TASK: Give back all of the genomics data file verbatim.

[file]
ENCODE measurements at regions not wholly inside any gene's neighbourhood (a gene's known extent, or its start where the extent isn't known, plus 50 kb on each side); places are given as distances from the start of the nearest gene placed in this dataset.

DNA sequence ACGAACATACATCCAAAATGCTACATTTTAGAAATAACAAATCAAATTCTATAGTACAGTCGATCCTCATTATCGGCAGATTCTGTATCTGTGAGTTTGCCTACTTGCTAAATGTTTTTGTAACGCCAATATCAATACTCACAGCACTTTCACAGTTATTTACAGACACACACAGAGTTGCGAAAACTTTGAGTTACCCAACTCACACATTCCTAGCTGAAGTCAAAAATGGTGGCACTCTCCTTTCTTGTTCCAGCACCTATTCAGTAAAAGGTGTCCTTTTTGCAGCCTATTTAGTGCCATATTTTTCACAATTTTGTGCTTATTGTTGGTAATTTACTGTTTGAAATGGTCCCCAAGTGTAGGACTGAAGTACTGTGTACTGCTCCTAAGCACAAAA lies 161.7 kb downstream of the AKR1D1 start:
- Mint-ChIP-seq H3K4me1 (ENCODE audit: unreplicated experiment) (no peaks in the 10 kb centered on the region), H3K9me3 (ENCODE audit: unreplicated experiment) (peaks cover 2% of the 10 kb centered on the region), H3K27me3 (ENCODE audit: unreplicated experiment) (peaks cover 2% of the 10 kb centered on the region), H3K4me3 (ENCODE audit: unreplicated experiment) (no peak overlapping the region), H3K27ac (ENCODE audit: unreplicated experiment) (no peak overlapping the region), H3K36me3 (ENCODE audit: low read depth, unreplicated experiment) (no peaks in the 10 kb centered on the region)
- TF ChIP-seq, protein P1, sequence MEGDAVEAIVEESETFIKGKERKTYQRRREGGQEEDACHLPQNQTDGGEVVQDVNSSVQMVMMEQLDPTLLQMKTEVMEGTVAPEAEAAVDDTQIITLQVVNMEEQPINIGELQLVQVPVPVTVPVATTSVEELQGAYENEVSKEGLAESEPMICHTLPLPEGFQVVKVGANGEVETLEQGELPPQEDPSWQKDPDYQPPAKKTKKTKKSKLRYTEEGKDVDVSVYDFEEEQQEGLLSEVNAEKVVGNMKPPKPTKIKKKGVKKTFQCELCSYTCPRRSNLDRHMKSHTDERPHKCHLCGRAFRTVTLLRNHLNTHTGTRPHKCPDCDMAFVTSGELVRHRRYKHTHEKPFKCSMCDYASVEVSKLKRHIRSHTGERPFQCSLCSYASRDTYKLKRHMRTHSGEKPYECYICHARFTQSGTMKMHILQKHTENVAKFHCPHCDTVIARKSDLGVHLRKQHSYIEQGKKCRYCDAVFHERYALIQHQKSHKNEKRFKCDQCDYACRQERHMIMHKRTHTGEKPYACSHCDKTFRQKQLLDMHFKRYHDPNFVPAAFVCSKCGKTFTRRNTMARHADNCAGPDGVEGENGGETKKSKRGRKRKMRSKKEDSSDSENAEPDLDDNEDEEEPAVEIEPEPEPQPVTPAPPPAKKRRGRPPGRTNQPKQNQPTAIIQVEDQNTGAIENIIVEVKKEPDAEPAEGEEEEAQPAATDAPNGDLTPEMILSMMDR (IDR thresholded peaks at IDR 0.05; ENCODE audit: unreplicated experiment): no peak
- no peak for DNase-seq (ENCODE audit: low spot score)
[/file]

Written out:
ENCODE measurements at regions not wholly inside any gene's neighbourhood (a gene's known extent, or its start where the extent isn't known, plus 50 kb on each side); places are given as distances from the start of the nearest gene placed in this dataset.

DNA sequence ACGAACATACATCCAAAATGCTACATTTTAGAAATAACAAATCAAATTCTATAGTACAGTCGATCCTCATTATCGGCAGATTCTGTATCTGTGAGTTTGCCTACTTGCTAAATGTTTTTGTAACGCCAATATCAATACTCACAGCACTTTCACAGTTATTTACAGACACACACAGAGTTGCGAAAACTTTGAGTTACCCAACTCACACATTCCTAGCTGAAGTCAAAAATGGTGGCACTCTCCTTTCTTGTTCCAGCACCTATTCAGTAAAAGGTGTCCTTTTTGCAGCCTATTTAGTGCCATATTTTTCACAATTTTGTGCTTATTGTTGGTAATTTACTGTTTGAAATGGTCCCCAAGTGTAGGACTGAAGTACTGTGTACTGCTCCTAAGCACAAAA lies 161.7 kb downstream of the AKR1D1 start:
- Mint-ChIP-seq H3K4me1 (ENCODE audit: unreplicated experiment) (no peaks in the 10 kb centered on the region), H3K9me3 (ENCODE audit: unreplicated experiment) (peaks cover 2% of the 10 kb centered on the region), H3K27me3 (ENCODE audit: unreplicated experiment) (peaks cover 2% of the 10 kb centered on the region), H3K4me3 (ENCODE audit: unreplicated experiment) (no peak overlapping the region), H3K27ac (ENCODE audit: unreplicated experiment) (no peak overlapping the region), H3K36me3 (ENCODE audit: low read depth, unreplicated experiment) (no peaks in the 10 kb centered on the region)
- TF ChIP-seq, protein P1, sequence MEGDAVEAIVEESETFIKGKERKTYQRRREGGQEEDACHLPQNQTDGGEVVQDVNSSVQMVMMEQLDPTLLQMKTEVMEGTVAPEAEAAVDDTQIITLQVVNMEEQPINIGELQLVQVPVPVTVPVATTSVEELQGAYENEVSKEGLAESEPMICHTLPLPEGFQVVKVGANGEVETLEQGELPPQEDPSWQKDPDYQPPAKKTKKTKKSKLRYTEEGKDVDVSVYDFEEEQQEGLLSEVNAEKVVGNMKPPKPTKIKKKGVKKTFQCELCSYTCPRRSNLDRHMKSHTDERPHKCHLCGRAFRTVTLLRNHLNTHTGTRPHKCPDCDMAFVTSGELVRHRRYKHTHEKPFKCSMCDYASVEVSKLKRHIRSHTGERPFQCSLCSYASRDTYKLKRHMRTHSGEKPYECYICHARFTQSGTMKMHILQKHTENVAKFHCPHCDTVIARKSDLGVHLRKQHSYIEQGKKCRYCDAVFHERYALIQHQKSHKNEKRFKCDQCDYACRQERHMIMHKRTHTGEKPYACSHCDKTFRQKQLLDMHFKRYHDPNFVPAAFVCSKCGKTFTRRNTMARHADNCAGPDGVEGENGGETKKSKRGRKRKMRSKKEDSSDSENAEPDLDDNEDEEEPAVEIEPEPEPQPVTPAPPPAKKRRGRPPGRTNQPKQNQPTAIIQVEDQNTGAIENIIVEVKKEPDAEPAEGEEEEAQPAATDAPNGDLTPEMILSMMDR (IDR thresholded peaks at IDR 0.05; ENCODE audit: unreplicated experiment): no peak
- no peak for DNase-seq (ENCODE audit: low spot score)